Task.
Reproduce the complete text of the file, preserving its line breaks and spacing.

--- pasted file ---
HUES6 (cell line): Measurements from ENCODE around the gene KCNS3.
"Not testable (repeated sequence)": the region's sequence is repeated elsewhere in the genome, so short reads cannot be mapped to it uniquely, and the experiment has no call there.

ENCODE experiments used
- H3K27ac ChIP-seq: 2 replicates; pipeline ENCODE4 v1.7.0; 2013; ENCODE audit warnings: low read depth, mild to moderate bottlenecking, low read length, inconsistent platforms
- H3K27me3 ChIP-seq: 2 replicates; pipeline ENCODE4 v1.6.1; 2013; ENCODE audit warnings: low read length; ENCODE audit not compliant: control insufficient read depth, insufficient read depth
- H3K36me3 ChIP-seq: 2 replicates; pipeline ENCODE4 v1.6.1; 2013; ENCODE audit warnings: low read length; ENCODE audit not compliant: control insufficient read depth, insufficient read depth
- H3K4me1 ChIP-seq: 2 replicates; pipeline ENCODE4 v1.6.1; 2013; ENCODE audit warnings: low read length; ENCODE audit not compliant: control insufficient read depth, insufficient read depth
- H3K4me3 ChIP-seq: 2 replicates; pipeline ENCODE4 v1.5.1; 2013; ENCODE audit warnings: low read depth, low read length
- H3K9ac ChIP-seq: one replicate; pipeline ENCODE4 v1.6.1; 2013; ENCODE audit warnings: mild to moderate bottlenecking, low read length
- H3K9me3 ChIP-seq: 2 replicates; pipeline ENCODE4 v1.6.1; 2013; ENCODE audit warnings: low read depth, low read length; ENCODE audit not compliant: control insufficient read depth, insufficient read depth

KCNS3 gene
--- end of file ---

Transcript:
HUES6 (cell line): Measurements from ENCODE around the gene KCNS3.
"Not testable (repeated sequence)": the region's sequence is repeated elsewhere in the genome, so short reads cannot be mapped to it uniquely, and the experiment has no call there.

ENCODE experiments used
- H3K27ac ChIP-seq: 2 replicates; pipeline ENCODE4 v1.7.0; 2013; ENCODE audit warnings: low read depth, mild to moderate bottlenecking, low read length, inconsistent platforms
- H3K27me3 ChIP-seq: 2 replicates; pipeline ENCODE4 v1.6.1; 2013; ENCODE audit warnings: low read length; ENCODE audit not compliant: control insufficient read depth, insufficient read depth
- H3K36me3 ChIP-seq: 2 replicates; pipeline ENCODE4 v1.6.1; 2013; ENCODE audit warnings: low read length; ENCODE audit not compliant: control insufficient read depth, insufficient read depth
- H3K4me1 ChIP-seq: 2 replicates; pipeline ENCODE4 v1.6.1; 2013; ENCODE audit warnings: low read length; ENCODE audit not compliant: control insufficient read depth, insufficient read depth
- H3K4me3 ChIP-seq: 2 replicates; pipeline ENCODE4 v1.5.1; 2013; ENCODE audit warnings: low read depth, low read length
- H3K9ac ChIP-seq: one replicate; pipeline ENCODE4 v1.6.1; 2013; ENCODE audit warnings: mild to moderate bottlenecking, low read length
- H3K9me3 ChIP-seq: 2 replicates; pipeline ENCODE4 v1.6.1; 2013; ENCODE audit warnings: low read depth, low read length; ENCODE audit not compliant: control insufficient read depth, insufficient read depth

KCNS3 gene